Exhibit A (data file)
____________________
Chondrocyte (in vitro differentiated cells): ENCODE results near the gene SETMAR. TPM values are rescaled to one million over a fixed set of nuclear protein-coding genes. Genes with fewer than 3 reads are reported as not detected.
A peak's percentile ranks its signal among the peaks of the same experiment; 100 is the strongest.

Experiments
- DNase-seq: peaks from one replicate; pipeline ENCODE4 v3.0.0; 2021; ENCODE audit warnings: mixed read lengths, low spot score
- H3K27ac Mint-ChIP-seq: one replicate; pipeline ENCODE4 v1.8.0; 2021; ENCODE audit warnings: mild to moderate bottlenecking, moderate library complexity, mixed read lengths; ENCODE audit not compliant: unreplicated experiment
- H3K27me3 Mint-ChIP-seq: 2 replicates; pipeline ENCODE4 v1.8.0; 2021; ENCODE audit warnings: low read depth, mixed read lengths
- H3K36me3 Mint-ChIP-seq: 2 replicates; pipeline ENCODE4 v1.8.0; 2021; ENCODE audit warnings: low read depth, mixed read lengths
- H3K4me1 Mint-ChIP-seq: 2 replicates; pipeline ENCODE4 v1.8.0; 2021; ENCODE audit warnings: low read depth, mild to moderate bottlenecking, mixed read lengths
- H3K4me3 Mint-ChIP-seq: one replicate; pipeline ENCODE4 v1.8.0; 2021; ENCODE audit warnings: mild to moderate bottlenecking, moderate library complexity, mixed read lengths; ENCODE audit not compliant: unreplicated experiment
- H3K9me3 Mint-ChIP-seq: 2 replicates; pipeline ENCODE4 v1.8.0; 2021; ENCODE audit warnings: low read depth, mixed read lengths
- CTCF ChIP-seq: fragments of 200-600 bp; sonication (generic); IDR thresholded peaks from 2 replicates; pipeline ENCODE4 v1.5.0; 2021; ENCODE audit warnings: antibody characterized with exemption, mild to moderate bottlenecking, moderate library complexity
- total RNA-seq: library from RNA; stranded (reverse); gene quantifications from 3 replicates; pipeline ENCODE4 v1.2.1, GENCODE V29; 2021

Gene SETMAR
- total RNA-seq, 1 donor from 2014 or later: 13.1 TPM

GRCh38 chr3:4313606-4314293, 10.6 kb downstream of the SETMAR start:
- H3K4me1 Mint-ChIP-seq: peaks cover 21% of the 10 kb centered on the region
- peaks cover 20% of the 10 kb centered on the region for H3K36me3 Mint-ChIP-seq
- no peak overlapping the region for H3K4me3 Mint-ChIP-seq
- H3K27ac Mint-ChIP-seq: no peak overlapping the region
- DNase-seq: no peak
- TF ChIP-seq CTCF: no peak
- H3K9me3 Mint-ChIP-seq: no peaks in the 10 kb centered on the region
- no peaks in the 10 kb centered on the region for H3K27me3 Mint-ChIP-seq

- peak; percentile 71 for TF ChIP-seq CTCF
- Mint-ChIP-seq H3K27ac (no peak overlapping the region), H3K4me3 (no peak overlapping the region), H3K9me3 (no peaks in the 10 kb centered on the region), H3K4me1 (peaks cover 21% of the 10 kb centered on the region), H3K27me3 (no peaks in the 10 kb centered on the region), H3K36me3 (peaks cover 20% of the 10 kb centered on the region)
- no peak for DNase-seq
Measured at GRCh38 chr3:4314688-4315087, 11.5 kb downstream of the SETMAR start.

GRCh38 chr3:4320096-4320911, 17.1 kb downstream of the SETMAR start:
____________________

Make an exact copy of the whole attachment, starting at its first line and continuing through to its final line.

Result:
Chondrocyte (in vitro differentiated cells): ENCODE results near the gene SETMAR. TPM values are rescaled to one million over a fixed set of nuclear protein-coding genes. Genes with fewer than 3 reads are reported as not detected.
A peak's percentile ranks its signal among the peaks of the same experiment; 100 is the strongest.

Experiments
- DNase-seq: peaks from one replicate; pipeline ENCODE4 v3.0.0; 2021; ENCODE audit warnings: mixed read lengths, low spot score
- H3K27ac Mint-ChIP-seq: one replicate; pipeline ENCODE4 v1.8.0; 2021; ENCODE audit warnings: mild to moderate bottlenecking, moderate library complexity, mixed read lengths; ENCODE audit not compliant: unreplicated experiment
- H3K27me3 Mint-ChIP-seq: 2 replicates; pipeline ENCODE4 v1.8.0; 2021; ENCODE audit warnings: low read depth, mixed read lengths
- H3K36me3 Mint-ChIP-seq: 2 replicates; pipeline ENCODE4 v1.8.0; 2021; ENCODE audit warnings: low read depth, mixed read lengths
- H3K4me1 Mint-ChIP-seq: 2 replicates; pipeline ENCODE4 v1.8.0; 2021; ENCODE audit warnings: low read depth, mild to moderate bottlenecking, mixed read lengths
- H3K4me3 Mint-ChIP-seq: one replicate; pipeline ENCODE4 v1.8.0; 2021; ENCODE audit warnings: mild to moderate bottlenecking, moderate library complexity, mixed read lengths; ENCODE audit not compliant: unreplicated experiment
- H3K9me3 Mint-ChIP-seq: 2 replicates; pipeline ENCODE4 v1.8.0; 2021; ENCODE audit warnings: low read depth, mixed read lengths
- CTCF ChIP-seq: fragments of 200-600 bp; sonication (generic); IDR thresholded peaks from 2 replicates; pipeline ENCODE4 v1.5.0; 2021; ENCODE audit warnings: antibody characterized with exemption, mild to moderate bottlenecking, moderate library complexity
- total RNA-seq: library from RNA; stranded (reverse); gene quantifications from 3 replicates; pipeline ENCODE4 v1.2.1, GENCODE V29; 2021

Gene SETMAR
- total RNA-seq, 1 donor from 2014 or later: 13.1 TPM

GRCh38 chr3:4313606-4314293, 10.6 kb downstream of the SETMAR start:
- H3K4me1 Mint-ChIP-seq: peaks cover 21% of the 10 kb centered on the region
- peaks cover 20% of the 10 kb centered on the region for H3K36me3 Mint-ChIP-seq
- no peak overlapping the region for H3K4me3 Mint-ChIP-seq
- H3K27ac Mint-ChIP-seq: no peak overlapping the region
- DNase-seq: no peak
- TF ChIP-seq CTCF: no peak
- H3K9me3 Mint-ChIP-seq: no peaks in the 10 kb centered on the region
- no peaks in the 10 kb centered on the region for H3K27me3 Mint-ChIP-seq

- peak; percentile 71 for TF ChIP-seq CTCF
- Mint-ChIP-seq H3K27ac (no peak overlapping the region), H3K4me3 (no peak overlapping the region), H3K9me3 (no peaks in the 10 kb centered on the region), H3K4me1 (peaks cover 21% of the 10 kb centered on the region), H3K27me3 (no peaks in the 10 kb centered on the region), H3K36me3 (peaks cover 20% of the 10 kb centered on the region)
- no peak for DNase-seq
Measured at GRCh38 chr3:4314688-4315087, 11.5 kb downstream of the SETMAR start.

GRCh38 chr3:4320096-4320911, 17.1 kb downstream of the SETMAR start: